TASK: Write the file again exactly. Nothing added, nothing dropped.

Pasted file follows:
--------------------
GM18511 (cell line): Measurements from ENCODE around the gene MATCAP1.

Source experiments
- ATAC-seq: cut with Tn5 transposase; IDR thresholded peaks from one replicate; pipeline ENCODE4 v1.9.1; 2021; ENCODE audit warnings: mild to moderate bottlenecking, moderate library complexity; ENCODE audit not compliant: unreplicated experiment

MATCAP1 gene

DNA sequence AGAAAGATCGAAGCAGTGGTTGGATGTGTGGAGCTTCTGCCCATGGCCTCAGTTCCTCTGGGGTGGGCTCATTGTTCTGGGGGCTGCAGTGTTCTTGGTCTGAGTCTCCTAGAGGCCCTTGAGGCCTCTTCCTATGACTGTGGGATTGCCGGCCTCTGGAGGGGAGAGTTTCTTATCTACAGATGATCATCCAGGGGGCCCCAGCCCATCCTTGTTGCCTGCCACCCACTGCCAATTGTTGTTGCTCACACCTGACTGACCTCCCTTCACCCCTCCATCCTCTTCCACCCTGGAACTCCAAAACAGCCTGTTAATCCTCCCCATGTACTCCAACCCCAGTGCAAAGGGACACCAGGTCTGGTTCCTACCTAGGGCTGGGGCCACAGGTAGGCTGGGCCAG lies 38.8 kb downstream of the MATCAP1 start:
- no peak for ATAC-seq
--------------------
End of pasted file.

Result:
GM18511 (cell line): Measurements from ENCODE around the gene MATCAP1.

Source experiments
- ATAC-seq: cut with Tn5 transposase; IDR thresholded peaks from one replicate; pipeline ENCODE4 v1.9.1; 2021; ENCODE audit warnings: mild to moderate bottlenecking, moderate library complexity; ENCODE audit not compliant: unreplicated experiment

MATCAP1 gene

DNA sequence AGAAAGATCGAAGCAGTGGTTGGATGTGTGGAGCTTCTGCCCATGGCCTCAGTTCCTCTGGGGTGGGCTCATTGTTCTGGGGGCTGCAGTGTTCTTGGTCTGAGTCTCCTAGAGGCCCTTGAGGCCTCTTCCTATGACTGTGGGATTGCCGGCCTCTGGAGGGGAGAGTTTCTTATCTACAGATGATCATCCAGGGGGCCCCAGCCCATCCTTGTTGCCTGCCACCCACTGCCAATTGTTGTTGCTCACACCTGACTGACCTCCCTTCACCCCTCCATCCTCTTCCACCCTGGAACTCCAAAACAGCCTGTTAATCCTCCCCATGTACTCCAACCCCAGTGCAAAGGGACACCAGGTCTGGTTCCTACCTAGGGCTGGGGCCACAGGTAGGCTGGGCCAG lies 38.8 kb downstream of the MATCAP1 start:
- no peak for ATAC-seq